Welcome to The Real Time Canine

My name is Amelia Smith of BorderSmith Kennel and with The Real Time Canine, I am providing training technique for Border Collie Sheepdogs. Beginning with 10 week old Kensmuir Star, I will document his daily lessons in words and pictures every Sunday. Previously subscription based, the complete working journal is now available here every Sunday.

From the moment I collected Star, his training began and you will be with us every step of the way. Good manners, willingness & confidence are necessary for him to attain my goal to become a useful working sheepdog and successful trial competitor. From the first lessons on manners & socialization to his first exposure to sheep, you will be a part of Star's journey to success.

After a lifetime with animals, dogs, horses and livestock, I am happy to share my expertise with you. I have found success in sheepdog trials at home and abroad and have trained dogs that went on to find success with others. To learn more about me and my dogs, please visit my BorderSmith website and my BorderSmith Blog! Cheers and thank you very much.

Aug 14, 2010

Week 91

Star had more opportunities to travel and work different sheep on different fields. I also recognized that he may benefit from more socialization. The economy has meant more time at home, and Star hasn't had the benefit of attending many dog trials, so I made a point of including him in more extracurricular activities, and he made his first-ever trip to PetCo.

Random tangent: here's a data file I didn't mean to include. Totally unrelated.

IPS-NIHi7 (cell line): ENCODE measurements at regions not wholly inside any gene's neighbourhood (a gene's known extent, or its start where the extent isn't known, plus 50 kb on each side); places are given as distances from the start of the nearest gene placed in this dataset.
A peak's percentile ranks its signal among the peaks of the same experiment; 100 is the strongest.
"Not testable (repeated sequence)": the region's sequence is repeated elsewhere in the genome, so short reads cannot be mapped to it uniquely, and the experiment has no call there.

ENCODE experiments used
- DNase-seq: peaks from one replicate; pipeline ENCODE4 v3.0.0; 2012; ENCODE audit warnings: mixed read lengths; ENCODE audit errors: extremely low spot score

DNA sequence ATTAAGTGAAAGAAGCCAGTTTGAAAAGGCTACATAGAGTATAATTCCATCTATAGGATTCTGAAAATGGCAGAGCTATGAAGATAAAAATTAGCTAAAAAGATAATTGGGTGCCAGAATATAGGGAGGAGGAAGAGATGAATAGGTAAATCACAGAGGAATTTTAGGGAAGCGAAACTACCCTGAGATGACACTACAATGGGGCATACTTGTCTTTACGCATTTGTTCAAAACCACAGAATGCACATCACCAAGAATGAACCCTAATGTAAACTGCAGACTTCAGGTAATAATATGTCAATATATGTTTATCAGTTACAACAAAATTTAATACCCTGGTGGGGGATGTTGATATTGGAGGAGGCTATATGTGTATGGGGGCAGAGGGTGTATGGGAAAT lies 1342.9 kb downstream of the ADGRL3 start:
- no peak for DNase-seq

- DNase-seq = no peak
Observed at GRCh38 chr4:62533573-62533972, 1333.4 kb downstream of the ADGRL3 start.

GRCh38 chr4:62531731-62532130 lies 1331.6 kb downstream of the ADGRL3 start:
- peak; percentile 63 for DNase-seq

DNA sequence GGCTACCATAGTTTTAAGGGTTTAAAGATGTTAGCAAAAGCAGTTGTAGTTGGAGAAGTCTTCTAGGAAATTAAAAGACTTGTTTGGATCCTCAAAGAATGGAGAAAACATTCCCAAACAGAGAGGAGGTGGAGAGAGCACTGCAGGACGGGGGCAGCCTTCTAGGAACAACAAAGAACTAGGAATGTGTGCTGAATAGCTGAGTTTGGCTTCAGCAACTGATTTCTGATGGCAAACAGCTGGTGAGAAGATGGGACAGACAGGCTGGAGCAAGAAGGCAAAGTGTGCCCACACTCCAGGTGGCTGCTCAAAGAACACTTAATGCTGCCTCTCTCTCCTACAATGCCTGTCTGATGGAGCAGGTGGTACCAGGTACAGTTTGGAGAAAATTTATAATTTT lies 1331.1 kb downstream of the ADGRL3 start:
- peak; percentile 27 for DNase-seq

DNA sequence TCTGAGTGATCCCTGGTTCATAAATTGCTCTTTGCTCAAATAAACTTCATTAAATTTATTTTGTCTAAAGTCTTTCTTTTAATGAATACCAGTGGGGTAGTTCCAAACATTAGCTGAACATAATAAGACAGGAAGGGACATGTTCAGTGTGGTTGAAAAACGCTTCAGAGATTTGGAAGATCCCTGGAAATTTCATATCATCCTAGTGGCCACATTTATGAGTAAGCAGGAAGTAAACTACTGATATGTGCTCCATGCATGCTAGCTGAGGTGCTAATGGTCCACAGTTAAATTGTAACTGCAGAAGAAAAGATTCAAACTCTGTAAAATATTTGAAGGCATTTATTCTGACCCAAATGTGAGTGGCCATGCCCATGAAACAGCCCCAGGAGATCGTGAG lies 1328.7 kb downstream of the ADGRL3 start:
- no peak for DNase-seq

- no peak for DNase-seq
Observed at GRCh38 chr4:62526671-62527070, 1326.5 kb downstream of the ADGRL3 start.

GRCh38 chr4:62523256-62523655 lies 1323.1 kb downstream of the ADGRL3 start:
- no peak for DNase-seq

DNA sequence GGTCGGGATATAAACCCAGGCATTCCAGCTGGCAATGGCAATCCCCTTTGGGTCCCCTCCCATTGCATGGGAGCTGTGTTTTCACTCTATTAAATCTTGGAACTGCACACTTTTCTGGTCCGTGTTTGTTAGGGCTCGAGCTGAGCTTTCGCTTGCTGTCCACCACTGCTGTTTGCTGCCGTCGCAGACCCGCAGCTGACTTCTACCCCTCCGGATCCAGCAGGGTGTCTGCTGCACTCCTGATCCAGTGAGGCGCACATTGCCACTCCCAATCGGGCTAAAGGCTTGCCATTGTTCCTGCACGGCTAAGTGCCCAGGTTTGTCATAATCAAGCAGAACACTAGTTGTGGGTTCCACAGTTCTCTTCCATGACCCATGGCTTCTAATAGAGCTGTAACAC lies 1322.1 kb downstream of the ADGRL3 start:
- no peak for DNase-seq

This week's lessons:
  1. Recovery
  2. Working big
  3. Introduction to the look-back
Here's an excerpt:

By the time he got there, about 500 hundred yards away, the sheep had split up, and 3hd were well in front of the other 2 on his side. He only saw the 3, and turned in on them. I tried to whistle him around on the others, but I think I might have been late. It's hard to tell at that distance, because your depth perception isn't always accurate. He lifted the 3, I decided to make lemons into lemonade, and started jogging up the field. I wanted to get to Star early enough that the 2 laggers would be close enough to facilitate my look-back lesson. When I got to him, they were another 100 yards further down-field. I flanked him come-bye around the 3hd, then told him to stand. I walked past the sheep he had and started in the direction of the others. I blew my look-back whistle then said; "that'll do." Star tried to flank come-bye to hold the 3 hd to me. I kept walking, repeated my look-back whistle, and said again; "that'll do." He began to flank again, and I repeated my lesson, then said "here," which caused him to look towards me now well past his sheep, and see the others. At that point it was a simple matter of giving him a verbal "away-to-me," and he was off for them like a shot. Dogs tend to love to go back for more sheep. They are getting more sheep after all. To them, that can't be bad. This is a lesson easily learned by Border Collies when taught correctly, and because of that, I will use it sparingly. Honestly, I had planned to introduce it about now anyway, but then thought better of it after last week's surprising incident. I decided to stay with what we know in the interest of confidence, instead of introducing something new. But the opportunity presented itself today, and it was just too good to pass up. I don't know when I'll have the opportunity again, and I don't know that I want it for a while.

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